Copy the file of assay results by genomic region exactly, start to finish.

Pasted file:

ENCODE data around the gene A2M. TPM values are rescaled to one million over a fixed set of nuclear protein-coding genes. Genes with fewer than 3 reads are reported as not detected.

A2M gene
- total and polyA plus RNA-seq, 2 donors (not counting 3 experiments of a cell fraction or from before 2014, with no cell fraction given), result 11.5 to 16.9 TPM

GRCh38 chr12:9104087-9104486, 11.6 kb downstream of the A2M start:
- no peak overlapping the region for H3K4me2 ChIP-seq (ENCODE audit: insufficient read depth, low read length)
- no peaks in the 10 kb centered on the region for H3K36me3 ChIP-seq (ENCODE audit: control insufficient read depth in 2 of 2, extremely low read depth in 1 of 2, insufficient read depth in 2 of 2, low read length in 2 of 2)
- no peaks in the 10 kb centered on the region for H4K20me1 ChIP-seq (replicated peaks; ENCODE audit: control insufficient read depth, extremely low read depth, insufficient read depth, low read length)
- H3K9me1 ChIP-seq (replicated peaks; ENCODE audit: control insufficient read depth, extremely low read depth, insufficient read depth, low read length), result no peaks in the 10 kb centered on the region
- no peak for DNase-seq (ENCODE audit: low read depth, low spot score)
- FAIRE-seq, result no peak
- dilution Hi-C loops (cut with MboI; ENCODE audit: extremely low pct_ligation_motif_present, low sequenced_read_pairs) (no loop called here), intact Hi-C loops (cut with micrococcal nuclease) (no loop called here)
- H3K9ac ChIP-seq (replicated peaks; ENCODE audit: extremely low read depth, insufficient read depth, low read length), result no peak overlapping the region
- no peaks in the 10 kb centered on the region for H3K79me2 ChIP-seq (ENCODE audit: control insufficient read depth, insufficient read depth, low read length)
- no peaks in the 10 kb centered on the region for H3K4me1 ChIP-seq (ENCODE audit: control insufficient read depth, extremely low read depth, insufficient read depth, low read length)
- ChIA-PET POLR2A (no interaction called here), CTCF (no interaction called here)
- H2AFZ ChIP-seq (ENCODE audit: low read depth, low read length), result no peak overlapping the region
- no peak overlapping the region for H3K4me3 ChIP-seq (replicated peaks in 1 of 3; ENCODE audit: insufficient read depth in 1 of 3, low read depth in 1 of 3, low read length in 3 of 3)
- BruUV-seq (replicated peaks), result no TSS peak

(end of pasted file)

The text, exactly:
ENCODE data around the gene A2M. TPM values are rescaled to one million over a fixed set of nuclear protein-coding genes. Genes with fewer than 3 reads are reported as not detected.

A2M gene
- total and polyA plus RNA-seq, 2 donors (not counting 3 experiments of a cell fraction or from before 2014, with no cell fraction given), result 11.5 to 16.9 TPM

GRCh38 chr12:9104087-9104486, 11.6 kb downstream of the A2M start:
- no peak overlapping the region for H3K4me2 ChIP-seq (ENCODE audit: insufficient read depth, low read length)
- no peaks in the 10 kb centered on the region for H3K36me3 ChIP-seq (ENCODE audit: control insufficient read depth in 2 of 2, extremely low read depth in 1 of 2, insufficient read depth in 2 of 2, low read length in 2 of 2)
- no peaks in the 10 kb centered on the region for H4K20me1 ChIP-seq (replicated peaks; ENCODE audit: control insufficient read depth, extremely low read depth, insufficient read depth, low read length)
- H3K9me1 ChIP-seq (replicated peaks; ENCODE audit: control insufficient read depth, extremely low read depth, insufficient read depth, low read length), result no peaks in the 10 kb centered on the region
- no peak for DNase-seq (ENCODE audit: low read depth, low spot score)
- FAIRE-seq, result no peak
- dilution Hi-C loops (cut with MboI; ENCODE audit: extremely low pct_ligation_motif_present, low sequenced_read_pairs) (no loop called here), intact Hi-C loops (cut with micrococcal nuclease) (no loop called here)
- H3K9ac ChIP-seq (replicated peaks; ENCODE audit: extremely low read depth, insufficient read depth, low read length), result no peak overlapping the region
- no peaks in the 10 kb centered on the region for H3K79me2 ChIP-seq (ENCODE audit: control insufficient read depth, insufficient read depth, low read length)
- no peaks in the 10 kb centered on the region for H3K4me1 ChIP-seq (ENCODE audit: control insufficient read depth, extremely low read depth, insufficient read depth, low read length)
- ChIA-PET POLR2A (no interaction called here), CTCF (no interaction called here)
- H2AFZ ChIP-seq (ENCODE audit: low read depth, low read length), result no peak overlapping the region
- no peak overlapping the region for H3K4me3 ChIP-seq (replicated peaks in 1 of 3; ENCODE audit: insufficient read depth in 1 of 3, low read depth in 1 of 3, low read length in 3 of 3)
- BruUV-seq (replicated peaks), result no TSS peak